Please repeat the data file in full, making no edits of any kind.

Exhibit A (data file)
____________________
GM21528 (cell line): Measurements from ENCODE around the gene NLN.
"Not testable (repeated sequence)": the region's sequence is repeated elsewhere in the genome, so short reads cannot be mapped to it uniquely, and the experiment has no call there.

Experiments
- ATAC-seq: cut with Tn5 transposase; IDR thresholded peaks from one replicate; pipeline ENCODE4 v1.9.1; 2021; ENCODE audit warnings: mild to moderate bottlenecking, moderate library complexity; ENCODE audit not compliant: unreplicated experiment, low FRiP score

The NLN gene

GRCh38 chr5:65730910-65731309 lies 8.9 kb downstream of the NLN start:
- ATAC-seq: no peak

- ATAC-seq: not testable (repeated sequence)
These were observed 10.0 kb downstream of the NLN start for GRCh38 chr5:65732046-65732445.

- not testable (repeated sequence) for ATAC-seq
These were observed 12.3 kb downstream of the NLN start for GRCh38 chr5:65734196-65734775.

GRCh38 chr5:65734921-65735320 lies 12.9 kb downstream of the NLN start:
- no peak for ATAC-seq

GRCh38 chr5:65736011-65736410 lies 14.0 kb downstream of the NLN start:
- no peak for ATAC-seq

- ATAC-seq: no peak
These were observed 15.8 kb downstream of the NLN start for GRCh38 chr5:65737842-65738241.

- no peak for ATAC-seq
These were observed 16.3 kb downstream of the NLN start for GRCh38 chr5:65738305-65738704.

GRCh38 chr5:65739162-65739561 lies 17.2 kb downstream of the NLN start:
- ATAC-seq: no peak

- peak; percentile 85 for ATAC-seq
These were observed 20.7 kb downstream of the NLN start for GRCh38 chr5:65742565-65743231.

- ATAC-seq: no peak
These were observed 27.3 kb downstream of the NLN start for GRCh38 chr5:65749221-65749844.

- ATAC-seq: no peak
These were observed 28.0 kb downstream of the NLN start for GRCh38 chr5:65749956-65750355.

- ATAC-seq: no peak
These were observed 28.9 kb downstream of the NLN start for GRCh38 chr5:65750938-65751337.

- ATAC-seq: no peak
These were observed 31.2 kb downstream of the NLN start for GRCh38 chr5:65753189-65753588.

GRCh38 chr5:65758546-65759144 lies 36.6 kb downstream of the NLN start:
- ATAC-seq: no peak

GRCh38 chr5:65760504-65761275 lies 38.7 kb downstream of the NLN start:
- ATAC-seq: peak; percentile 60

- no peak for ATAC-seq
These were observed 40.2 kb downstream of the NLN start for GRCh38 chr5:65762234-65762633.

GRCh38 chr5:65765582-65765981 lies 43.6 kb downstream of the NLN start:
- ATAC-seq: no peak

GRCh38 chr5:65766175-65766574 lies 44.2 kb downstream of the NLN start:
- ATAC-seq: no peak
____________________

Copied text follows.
GM21528 (cell line): Measurements from ENCODE around the gene NLN.
"Not testable (repeated sequence)": the region's sequence is repeated elsewhere in the genome, so short reads cannot be mapped to it uniquely, and the experiment has no call there.

Experiments
- ATAC-seq: cut with Tn5 transposase; IDR thresholded peaks from one replicate; pipeline ENCODE4 v1.9.1; 2021; ENCODE audit warnings: mild to moderate bottlenecking, moderate library complexity; ENCODE audit not compliant: unreplicated experiment, low FRiP score

The NLN gene

GRCh38 chr5:65730910-65731309 lies 8.9 kb downstream of the NLN start:
- ATAC-seq: no peak

- ATAC-seq: not testable (repeated sequence)
These were observed 10.0 kb downstream of the NLN start for GRCh38 chr5:65732046-65732445.

- not testable (repeated sequence) for ATAC-seq
These were observed 12.3 kb downstream of the NLN start for GRCh38 chr5:65734196-65734775.

GRCh38 chr5:65734921-65735320 lies 12.9 kb downstream of the NLN start:
- no peak for ATAC-seq

GRCh38 chr5:65736011-65736410 lies 14.0 kb downstream of the NLN start:
- no peak for ATAC-seq

- ATAC-seq: no peak
These were observed 15.8 kb downstream of the NLN start for GRCh38 chr5:65737842-65738241.

- no peak for ATAC-seq
These were observed 16.3 kb downstream of the NLN start for GRCh38 chr5:65738305-65738704.

GRCh38 chr5:65739162-65739561 lies 17.2 kb downstream of the NLN start:
- ATAC-seq: no peak

- peak; percentile 85 for ATAC-seq
These were observed 20.7 kb downstream of the NLN start for GRCh38 chr5:65742565-65743231.

- ATAC-seq: no peak
These were observed 27.3 kb downstream of the NLN start for GRCh38 chr5:65749221-65749844.

- ATAC-seq: no peak
These were observed 28.0 kb downstream of the NLN start for GRCh38 chr5:65749956-65750355.

- ATAC-seq: no peak
These were observed 28.9 kb downstream of the NLN start for GRCh38 chr5:65750938-65751337.

- ATAC-seq: no peak
These were observed 31.2 kb downstream of the NLN start for GRCh38 chr5:65753189-65753588.

GRCh38 chr5:65758546-65759144 lies 36.6 kb downstream of the NLN start:
- ATAC-seq: no peak

GRCh38 chr5:65760504-65761275 lies 38.7 kb downstream of the NLN start:
- ATAC-seq: peak; percentile 60

- no peak for ATAC-seq
These were observed 40.2 kb downstream of the NLN start for GRCh38 chr5:65762234-65762633.

GRCh38 chr5:65765582-65765981 lies 43.6 kb downstream of the NLN start:
- ATAC-seq: no peak

GRCh38 chr5:65766175-65766574 lies 44.2 kb downstream of the NLN start:
- ATAC-seq: no peak